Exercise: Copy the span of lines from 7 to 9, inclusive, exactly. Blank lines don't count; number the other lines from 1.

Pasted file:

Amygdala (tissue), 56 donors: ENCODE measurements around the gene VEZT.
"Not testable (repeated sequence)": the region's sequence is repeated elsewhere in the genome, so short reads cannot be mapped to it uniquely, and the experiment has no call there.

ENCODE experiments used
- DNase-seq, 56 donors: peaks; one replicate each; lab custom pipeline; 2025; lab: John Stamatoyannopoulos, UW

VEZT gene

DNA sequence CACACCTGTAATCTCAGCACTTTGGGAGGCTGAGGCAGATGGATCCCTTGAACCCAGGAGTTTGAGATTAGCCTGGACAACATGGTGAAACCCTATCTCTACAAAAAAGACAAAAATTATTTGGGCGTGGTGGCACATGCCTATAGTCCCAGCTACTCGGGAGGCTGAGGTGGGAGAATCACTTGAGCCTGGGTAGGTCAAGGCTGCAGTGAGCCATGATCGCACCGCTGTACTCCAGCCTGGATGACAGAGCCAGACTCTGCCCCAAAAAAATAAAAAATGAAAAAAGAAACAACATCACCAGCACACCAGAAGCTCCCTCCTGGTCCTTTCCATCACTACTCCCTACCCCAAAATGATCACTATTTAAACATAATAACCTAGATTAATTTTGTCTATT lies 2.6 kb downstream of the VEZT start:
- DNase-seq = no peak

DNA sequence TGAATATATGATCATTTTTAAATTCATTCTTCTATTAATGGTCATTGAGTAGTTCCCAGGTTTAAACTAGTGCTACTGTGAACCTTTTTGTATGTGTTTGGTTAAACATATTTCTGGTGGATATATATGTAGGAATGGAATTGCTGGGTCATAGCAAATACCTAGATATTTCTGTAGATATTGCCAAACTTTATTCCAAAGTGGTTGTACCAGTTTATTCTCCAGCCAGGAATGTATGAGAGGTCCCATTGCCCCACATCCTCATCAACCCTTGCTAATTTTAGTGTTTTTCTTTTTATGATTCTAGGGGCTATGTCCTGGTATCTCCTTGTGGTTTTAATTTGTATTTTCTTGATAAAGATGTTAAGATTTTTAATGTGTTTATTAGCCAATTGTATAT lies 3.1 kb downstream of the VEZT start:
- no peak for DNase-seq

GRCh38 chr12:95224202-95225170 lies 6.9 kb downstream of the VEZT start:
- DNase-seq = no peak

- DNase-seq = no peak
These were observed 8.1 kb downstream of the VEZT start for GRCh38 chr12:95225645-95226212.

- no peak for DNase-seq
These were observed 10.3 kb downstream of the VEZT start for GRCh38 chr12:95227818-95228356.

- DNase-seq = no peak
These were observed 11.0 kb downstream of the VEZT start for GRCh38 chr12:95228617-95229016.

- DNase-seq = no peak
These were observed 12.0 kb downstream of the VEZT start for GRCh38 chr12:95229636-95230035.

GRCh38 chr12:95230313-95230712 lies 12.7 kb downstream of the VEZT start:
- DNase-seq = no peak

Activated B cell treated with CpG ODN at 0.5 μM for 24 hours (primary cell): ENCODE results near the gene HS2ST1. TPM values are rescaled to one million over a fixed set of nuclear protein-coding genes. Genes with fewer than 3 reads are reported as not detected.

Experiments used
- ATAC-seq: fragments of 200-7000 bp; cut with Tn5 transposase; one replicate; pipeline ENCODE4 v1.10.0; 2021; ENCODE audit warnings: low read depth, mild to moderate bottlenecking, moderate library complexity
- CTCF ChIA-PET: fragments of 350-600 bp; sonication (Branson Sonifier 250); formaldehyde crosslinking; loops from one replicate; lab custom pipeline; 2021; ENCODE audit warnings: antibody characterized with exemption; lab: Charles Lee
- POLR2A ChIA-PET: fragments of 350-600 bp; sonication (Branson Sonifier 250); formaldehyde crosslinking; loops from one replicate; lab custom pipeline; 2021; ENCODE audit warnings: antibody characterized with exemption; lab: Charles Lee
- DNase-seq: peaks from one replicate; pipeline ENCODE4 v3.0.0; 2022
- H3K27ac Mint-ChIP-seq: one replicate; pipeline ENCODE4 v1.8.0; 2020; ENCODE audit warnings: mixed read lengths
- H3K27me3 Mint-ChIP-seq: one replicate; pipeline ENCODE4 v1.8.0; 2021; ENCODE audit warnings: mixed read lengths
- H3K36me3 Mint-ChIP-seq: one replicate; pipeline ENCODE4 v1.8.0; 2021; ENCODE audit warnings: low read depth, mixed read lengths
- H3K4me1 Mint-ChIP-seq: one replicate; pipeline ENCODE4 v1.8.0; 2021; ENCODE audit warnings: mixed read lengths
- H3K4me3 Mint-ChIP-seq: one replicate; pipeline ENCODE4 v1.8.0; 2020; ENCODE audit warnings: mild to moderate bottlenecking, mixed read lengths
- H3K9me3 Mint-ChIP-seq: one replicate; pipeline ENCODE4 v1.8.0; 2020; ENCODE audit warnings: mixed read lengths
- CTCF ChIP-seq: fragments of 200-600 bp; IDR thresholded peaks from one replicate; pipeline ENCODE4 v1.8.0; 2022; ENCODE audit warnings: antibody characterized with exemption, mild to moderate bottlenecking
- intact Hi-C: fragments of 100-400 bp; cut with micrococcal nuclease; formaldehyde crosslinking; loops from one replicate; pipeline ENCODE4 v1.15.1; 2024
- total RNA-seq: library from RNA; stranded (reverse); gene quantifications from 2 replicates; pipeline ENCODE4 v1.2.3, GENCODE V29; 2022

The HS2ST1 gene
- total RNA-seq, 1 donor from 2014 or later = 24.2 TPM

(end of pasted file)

- DNase-seq = no peak

DNA sequence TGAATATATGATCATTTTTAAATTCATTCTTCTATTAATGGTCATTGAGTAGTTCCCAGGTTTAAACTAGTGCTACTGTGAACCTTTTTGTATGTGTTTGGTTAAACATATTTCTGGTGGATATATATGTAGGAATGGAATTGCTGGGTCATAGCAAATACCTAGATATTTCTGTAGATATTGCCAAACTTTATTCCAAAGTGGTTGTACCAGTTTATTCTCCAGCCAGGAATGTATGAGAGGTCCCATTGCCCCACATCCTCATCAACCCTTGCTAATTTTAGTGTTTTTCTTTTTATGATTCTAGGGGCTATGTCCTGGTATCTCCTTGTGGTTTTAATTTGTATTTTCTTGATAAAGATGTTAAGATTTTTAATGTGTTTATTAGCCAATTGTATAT lies 3.1 kb downstream of the VEZT start:
- no peak for DNase-seq